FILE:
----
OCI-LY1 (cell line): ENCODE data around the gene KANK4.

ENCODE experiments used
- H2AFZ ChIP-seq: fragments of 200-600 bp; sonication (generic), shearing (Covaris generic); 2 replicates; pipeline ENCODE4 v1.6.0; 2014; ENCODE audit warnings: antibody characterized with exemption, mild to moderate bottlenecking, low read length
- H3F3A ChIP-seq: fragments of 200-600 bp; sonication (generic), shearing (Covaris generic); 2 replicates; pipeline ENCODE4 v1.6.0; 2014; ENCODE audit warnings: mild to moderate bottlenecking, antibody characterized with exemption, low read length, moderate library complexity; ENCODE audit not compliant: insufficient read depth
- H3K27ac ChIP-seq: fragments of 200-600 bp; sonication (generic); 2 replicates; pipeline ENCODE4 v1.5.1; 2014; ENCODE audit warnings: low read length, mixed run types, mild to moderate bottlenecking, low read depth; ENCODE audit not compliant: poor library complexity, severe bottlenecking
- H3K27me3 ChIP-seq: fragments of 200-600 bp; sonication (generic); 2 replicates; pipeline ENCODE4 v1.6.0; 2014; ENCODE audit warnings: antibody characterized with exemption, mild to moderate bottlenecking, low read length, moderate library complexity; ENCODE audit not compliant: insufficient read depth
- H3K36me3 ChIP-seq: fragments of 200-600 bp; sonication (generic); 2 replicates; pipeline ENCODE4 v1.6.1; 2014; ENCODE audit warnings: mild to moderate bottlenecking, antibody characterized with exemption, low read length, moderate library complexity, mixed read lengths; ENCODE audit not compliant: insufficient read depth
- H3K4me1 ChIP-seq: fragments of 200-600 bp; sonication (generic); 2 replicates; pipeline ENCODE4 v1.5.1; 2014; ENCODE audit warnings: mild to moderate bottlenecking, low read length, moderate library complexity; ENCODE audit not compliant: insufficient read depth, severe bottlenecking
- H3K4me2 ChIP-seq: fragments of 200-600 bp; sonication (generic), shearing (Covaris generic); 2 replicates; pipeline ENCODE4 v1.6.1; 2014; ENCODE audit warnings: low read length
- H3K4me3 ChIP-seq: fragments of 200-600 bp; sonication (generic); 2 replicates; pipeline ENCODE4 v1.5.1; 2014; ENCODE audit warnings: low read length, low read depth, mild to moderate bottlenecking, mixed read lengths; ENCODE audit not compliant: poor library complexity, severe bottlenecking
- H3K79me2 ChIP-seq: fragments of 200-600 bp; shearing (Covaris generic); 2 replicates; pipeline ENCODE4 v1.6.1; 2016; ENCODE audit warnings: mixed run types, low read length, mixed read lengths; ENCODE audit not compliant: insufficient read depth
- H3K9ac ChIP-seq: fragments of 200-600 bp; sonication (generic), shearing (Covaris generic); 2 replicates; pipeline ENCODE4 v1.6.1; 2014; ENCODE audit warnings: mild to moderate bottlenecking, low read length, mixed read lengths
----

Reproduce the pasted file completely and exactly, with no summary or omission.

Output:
OCI-LY1 (cell line): ENCODE data around the gene KANK4.

ENCODE experiments used
- H2AFZ ChIP-seq: fragments of 200-600 bp; sonication (generic), shearing (Covaris generic); 2 replicates; pipeline ENCODE4 v1.6.0; 2014; ENCODE audit warnings: antibody characterized with exemption, mild to moderate bottlenecking, low read length
- H3F3A ChIP-seq: fragments of 200-600 bp; sonication (generic), shearing (Covaris generic); 2 replicates; pipeline ENCODE4 v1.6.0; 2014; ENCODE audit warnings: mild to moderate bottlenecking, antibody characterized with exemption, low read length, moderate library complexity; ENCODE audit not compliant: insufficient read depth
- H3K27ac ChIP-seq: fragments of 200-600 bp; sonication (generic); 2 replicates; pipeline ENCODE4 v1.5.1; 2014; ENCODE audit warnings: low read length, mixed run types, mild to moderate bottlenecking, low read depth; ENCODE audit not compliant: poor library complexity, severe bottlenecking
- H3K27me3 ChIP-seq: fragments of 200-600 bp; sonication (generic); 2 replicates; pipeline ENCODE4 v1.6.0; 2014; ENCODE audit warnings: antibody characterized with exemption, mild to moderate bottlenecking, low read length, moderate library complexity; ENCODE audit not compliant: insufficient read depth
- H3K36me3 ChIP-seq: fragments of 200-600 bp; sonication (generic); 2 replicates; pipeline ENCODE4 v1.6.1; 2014; ENCODE audit warnings: mild to moderate bottlenecking, antibody characterized with exemption, low read length, moderate library complexity, mixed read lengths; ENCODE audit not compliant: insufficient read depth
- H3K4me1 ChIP-seq: fragments of 200-600 bp; sonication (generic); 2 replicates; pipeline ENCODE4 v1.5.1; 2014; ENCODE audit warnings: mild to moderate bottlenecking, low read length, moderate library complexity; ENCODE audit not compliant: insufficient read depth, severe bottlenecking
- H3K4me2 ChIP-seq: fragments of 200-600 bp; sonication (generic), shearing (Covaris generic); 2 replicates; pipeline ENCODE4 v1.6.1; 2014; ENCODE audit warnings: low read length
- H3K4me3 ChIP-seq: fragments of 200-600 bp; sonication (generic); 2 replicates; pipeline ENCODE4 v1.5.1; 2014; ENCODE audit warnings: low read length, low read depth, mild to moderate bottlenecking, mixed read lengths; ENCODE audit not compliant: poor library complexity, severe bottlenecking
- H3K79me2 ChIP-seq: fragments of 200-600 bp; shearing (Covaris generic); 2 replicates; pipeline ENCODE4 v1.6.1; 2016; ENCODE audit warnings: mixed run types, low read length, mixed read lengths; ENCODE audit not compliant: insufficient read depth
- H3K9ac ChIP-seq: fragments of 200-600 bp; sonication (generic), shearing (Covaris generic); 2 replicates; pipeline ENCODE4 v1.6.1; 2014; ENCODE audit warnings: mild to moderate bottlenecking, low read length, mixed read lengths